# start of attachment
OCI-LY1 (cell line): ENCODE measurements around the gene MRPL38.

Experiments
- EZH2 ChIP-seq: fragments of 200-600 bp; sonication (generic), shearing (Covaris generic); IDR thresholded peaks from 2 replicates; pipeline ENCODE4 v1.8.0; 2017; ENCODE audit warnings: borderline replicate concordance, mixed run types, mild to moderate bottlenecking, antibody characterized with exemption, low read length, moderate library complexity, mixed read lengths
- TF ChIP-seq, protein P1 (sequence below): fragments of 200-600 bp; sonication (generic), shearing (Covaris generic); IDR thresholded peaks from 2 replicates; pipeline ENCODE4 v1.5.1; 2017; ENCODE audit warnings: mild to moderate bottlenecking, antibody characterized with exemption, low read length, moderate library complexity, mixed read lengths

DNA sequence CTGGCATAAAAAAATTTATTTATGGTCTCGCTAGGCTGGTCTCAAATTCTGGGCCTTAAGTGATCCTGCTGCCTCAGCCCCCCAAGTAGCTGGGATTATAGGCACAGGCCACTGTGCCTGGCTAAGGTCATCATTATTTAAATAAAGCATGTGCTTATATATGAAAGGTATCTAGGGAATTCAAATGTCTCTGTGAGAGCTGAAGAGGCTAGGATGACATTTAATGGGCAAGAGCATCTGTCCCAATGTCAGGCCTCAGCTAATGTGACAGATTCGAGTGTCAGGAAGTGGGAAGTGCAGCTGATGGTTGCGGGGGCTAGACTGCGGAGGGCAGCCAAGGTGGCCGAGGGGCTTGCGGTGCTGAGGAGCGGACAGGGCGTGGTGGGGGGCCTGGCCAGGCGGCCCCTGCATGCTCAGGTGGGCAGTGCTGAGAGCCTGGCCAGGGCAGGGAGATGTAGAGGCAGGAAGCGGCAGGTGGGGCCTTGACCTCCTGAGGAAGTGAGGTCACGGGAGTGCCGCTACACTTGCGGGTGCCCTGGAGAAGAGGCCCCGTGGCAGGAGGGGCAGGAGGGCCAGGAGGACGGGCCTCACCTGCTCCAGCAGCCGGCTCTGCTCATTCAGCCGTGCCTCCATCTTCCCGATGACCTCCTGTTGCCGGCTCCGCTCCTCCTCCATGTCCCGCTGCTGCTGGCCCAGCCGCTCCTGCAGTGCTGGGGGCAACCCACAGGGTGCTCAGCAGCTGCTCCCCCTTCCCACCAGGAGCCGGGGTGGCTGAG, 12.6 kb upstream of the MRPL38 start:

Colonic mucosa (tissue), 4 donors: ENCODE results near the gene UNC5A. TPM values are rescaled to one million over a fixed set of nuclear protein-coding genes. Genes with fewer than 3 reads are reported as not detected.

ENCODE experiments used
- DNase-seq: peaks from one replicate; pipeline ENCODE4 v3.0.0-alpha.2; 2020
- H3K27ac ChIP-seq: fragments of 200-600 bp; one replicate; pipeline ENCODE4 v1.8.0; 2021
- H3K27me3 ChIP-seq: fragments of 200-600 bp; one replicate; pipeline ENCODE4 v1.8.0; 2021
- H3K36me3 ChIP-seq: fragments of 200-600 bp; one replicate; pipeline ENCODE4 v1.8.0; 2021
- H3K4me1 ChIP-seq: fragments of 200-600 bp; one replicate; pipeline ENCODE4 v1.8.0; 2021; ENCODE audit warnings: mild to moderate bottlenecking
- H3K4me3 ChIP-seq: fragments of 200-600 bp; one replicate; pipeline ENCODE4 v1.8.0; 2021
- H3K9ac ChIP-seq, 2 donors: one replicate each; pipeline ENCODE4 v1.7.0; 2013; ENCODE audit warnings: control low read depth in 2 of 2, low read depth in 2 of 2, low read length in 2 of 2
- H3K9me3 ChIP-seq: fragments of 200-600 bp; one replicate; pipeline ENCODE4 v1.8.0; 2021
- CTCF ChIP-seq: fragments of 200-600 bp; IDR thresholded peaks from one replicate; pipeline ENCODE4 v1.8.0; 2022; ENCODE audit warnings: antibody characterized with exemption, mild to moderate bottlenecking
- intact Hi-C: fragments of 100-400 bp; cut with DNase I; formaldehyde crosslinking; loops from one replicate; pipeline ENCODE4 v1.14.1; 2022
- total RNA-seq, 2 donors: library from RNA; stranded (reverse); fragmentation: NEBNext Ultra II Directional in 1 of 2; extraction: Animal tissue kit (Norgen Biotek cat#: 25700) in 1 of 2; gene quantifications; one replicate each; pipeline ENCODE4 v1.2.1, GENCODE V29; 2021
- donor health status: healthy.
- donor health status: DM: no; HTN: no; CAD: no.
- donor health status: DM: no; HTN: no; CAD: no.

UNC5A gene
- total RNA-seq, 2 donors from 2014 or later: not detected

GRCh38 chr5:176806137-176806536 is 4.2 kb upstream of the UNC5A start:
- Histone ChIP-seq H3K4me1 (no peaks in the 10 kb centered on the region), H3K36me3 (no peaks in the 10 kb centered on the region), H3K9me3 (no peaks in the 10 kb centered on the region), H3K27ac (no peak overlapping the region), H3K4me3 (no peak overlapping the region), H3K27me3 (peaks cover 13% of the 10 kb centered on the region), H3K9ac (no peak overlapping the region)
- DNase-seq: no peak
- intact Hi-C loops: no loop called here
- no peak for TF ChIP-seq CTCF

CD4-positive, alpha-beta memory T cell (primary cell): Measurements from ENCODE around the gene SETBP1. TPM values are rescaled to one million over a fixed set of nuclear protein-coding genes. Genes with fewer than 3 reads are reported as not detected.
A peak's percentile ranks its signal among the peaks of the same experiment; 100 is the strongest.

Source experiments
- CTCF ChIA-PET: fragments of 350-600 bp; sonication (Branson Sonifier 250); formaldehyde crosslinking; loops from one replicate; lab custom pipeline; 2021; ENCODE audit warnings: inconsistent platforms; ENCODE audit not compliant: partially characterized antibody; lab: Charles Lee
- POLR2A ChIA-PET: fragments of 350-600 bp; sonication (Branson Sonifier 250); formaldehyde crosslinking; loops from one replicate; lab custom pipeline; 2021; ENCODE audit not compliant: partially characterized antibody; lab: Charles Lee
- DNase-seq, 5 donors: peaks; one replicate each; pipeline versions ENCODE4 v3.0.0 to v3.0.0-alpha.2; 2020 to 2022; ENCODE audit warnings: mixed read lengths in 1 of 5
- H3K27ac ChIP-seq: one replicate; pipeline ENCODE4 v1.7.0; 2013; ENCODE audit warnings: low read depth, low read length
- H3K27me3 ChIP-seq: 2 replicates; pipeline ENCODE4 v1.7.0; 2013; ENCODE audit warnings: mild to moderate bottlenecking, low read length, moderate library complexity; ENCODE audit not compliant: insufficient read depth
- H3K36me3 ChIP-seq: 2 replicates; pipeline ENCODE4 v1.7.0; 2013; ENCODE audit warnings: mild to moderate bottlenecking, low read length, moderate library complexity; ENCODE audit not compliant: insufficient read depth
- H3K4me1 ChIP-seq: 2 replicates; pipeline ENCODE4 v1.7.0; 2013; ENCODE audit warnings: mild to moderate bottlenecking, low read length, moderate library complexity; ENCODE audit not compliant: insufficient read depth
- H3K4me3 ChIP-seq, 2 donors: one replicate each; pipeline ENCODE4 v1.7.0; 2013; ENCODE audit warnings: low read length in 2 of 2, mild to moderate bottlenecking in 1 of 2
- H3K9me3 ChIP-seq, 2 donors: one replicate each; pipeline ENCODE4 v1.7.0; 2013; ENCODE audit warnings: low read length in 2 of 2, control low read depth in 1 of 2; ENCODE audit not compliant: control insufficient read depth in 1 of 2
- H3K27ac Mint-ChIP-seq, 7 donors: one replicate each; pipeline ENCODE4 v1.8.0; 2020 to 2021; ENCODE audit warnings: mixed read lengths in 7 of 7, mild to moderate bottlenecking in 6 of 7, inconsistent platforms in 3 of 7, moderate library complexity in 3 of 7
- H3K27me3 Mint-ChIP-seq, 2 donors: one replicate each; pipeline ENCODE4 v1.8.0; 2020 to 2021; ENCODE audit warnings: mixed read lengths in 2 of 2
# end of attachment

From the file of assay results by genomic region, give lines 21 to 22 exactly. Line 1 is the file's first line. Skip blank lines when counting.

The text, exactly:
- donor health status: DM: no; HTN: no; CAD: no.

UNC5A gene